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Class website for Sociological Gobbledygook, a.k.a. Introduction to Quantitative and Computational Legal Reasoning, University of Iowa College of Law, spring 2019.

This used to be just the private repository for the course website, with the original plan to be to have lessons and discussions of material hosted in other repositories. That didn't really work, so I've opened this repository to the public and am declaring it the Official Source for all lessons and such.

Other repositories that have touched this course:

  • the original official repository which has pre-course discussions of content, and some very preliminary drafts of lesson material.

  • a lesson repository that I created to allow students to clone the first few weeks of Jupyter notebooks. This ultimately didn't work very well, so I just made all the Jupyter notebooks directly downloadable from the website.

  • a library repository that I created just to store a pipfile with verified working versions of every library used in the lessons, and the basis for an ipython kernel that I use to write all the lessons. It eventually grew to include early drafts of lessons as well, and I'll probably keep using it for that purpose down the line (so as not to pollute the history of this repository with a bunch of changes)


The actual lesson material is in the form of jupyter notebooks and markdown files in the content directory.

The output directory is automatically generated and should not be touched. It's generated by the Pelican static site generator.

The custom_build_scripts directory, the plugins directory, plus the scripts in the root of this directory (.py files, .sh files, the Pipfile, the Makefile) build the website. Some are generated by Pelican, others are generated by me or tweaked by me from Pelican's originals. Don't touch them unless you know what you're doing. (And definitely don't touch Pipfile.lock).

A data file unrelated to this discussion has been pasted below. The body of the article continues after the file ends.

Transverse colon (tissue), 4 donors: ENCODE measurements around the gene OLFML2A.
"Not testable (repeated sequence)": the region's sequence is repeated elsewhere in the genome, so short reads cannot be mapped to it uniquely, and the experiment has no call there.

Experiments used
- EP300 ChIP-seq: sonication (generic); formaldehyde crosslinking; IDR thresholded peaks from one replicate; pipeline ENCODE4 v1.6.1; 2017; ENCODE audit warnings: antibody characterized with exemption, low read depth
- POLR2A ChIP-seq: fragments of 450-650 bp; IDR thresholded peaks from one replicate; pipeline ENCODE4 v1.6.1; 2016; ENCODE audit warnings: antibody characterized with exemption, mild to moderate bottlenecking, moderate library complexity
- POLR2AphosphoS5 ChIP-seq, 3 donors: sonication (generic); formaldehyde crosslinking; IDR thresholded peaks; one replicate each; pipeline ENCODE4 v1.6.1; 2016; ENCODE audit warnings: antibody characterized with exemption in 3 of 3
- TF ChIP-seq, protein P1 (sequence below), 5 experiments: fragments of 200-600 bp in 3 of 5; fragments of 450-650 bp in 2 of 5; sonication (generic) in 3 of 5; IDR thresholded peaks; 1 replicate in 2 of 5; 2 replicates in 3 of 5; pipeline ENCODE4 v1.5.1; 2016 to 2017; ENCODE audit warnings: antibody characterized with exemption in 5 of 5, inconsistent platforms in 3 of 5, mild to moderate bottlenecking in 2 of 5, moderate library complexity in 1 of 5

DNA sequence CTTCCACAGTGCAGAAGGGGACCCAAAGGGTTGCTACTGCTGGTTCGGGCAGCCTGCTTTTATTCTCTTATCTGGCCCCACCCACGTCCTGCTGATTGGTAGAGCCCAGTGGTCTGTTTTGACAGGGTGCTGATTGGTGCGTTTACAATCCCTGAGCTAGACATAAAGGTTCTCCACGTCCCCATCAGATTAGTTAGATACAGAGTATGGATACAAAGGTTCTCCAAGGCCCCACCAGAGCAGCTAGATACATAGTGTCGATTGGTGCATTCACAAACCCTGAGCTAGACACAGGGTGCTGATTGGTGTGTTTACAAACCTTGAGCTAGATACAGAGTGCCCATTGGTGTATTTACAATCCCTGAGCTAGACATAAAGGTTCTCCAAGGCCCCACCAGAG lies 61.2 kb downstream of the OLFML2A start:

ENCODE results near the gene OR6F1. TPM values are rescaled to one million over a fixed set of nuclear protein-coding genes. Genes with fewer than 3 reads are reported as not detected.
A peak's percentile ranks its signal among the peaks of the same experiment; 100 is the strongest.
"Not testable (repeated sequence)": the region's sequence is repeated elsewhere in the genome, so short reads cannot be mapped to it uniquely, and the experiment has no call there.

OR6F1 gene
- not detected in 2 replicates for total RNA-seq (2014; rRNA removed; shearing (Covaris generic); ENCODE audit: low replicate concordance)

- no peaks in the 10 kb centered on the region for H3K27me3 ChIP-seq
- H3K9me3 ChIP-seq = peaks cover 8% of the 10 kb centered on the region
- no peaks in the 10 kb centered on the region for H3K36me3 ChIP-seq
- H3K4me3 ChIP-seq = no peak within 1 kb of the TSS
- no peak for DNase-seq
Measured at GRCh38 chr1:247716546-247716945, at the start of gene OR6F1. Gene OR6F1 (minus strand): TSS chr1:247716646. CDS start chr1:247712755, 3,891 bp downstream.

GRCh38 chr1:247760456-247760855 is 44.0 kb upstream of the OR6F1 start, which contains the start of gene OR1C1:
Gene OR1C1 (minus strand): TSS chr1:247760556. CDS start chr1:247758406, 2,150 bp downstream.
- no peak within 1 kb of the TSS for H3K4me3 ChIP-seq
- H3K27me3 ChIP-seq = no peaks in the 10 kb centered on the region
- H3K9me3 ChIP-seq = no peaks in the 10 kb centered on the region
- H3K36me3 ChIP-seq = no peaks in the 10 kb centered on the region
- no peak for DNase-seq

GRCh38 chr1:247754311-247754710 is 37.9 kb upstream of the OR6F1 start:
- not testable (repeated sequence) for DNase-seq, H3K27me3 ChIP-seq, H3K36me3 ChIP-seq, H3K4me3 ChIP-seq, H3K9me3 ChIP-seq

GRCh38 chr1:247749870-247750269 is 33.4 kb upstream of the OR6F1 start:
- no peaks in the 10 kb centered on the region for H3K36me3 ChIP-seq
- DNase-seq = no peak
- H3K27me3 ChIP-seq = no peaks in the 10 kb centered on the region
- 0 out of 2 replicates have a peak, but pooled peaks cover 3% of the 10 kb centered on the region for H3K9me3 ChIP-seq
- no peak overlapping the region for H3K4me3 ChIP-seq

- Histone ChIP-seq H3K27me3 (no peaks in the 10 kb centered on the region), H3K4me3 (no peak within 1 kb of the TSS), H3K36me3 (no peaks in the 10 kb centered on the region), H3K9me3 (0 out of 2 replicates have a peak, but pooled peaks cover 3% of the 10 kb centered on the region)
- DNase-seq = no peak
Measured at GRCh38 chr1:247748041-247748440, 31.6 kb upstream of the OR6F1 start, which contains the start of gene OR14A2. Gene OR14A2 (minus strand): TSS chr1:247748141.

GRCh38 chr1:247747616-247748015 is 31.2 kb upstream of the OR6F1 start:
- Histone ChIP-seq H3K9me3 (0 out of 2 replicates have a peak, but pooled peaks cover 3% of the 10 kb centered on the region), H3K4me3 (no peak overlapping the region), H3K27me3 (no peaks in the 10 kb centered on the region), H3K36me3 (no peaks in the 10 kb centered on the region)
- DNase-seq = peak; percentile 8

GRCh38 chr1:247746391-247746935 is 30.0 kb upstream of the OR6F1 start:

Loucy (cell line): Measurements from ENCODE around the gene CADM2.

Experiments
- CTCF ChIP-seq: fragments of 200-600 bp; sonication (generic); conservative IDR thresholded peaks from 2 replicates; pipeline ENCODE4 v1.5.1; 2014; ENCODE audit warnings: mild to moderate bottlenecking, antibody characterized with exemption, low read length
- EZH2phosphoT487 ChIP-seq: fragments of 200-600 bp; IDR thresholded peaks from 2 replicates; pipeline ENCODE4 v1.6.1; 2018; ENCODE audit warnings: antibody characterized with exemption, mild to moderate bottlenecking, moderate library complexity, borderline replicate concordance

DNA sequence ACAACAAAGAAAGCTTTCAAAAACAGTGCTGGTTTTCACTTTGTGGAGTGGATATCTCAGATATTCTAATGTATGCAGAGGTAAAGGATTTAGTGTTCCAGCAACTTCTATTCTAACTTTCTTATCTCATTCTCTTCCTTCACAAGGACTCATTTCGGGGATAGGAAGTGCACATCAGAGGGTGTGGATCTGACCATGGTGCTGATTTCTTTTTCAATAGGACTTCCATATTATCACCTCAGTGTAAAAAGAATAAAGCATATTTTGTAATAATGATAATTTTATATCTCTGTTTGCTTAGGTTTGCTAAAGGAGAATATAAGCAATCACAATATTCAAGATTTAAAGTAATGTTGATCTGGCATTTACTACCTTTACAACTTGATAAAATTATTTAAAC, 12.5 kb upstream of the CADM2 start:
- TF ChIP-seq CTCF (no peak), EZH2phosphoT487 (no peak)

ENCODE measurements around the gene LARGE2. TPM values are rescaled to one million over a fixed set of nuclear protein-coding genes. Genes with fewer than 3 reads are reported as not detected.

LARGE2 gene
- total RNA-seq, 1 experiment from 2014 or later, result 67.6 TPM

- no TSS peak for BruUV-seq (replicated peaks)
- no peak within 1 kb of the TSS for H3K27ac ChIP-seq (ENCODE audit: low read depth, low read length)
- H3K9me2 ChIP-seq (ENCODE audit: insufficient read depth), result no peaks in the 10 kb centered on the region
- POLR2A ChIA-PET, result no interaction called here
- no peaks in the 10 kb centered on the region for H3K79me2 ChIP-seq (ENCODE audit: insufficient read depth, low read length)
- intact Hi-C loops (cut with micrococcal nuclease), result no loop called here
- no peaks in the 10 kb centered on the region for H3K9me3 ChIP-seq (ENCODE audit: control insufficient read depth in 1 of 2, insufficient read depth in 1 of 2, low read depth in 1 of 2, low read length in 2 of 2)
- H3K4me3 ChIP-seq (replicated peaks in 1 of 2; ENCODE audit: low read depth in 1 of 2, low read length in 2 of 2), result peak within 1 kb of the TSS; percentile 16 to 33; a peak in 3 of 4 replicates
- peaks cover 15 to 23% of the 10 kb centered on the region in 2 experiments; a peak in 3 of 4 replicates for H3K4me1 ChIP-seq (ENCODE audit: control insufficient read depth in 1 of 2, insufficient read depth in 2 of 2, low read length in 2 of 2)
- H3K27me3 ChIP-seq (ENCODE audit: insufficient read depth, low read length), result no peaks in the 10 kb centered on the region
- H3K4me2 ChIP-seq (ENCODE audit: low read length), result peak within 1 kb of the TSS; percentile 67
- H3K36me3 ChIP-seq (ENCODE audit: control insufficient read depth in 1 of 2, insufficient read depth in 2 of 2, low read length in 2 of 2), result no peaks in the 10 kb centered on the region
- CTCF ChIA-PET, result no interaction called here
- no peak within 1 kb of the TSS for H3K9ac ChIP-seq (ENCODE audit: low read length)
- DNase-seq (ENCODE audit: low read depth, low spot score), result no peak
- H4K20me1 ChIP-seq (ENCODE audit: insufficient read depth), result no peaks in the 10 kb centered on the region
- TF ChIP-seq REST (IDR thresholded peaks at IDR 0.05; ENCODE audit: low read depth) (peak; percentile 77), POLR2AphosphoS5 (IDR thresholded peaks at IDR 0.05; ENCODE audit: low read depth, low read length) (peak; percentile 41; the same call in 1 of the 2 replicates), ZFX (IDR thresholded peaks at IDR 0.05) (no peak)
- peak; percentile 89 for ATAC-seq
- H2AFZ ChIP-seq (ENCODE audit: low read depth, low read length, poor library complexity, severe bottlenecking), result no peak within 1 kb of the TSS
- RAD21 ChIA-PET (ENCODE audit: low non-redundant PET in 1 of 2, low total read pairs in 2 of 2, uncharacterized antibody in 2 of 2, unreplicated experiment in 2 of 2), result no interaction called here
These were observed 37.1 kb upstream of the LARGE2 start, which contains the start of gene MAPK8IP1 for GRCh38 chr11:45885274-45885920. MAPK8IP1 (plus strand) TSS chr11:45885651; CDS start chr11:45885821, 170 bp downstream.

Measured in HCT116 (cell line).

The notmyidea-mod directory contains the templates for the HTML pages. Again, probably not a good idea to touch them unless you know what you're doing.

TODO (PG tasks):

  • Move pipfile to this repository as canonical source of truth for library versions.
  • Fix the arbitrarily assigned dates for lessons in this repository.
  • Figure out a way to tag problem sets as belonging to particular iterations of the course and hold old pests in an archives section (as there will obviously have to be new ones for each session, but the old ones are good study material.
  • Fix the painfully slow build process where each lesson gets a whole new PDF generated and uploaded on every build/deploy even if no content has changed. (This probably involves taking a fast hash of every lesson file, shoving them into a SQLite database or some such, and checking the hash before pdf converting. (update: did that. works fine.)
  • Fix the terribly slow upload because I'm doing a million PDFs of the lessons on every new deploy, even when unchanged. I'll need to write a new upload script that is rather more selective on files (and fix the changes cli to be able to handle binary files. Or just make the upload process be cloning the repo from the webserver. Which might be more sensible anyway, because then I can just grant limited ssh access to run a cloning script to multiple devices and be able to deploy from anywhere.)
  • Devise a non-arbitrary ontology to rationalize the tagging system.
  • Fix the CSS for tables in Jupyter notebooks converted to HTML so they aren't misaligned and horrifically ugly.
  • Add a script to force-refresh cloudflare cache on every deploy so as to prevent outdated site being served to students.

Notes to self (students ignore)

Currently searching for datacamp replacement.
Dataquest free lessons: Pandas on codeacademy: Bunch of nice pandas resources: Some guy's course (he's got good SEO but is it any good?):

Hacker rank python challenges for daily practice: actually assign all the intro ones for week one:


sociological gobbledygook the website






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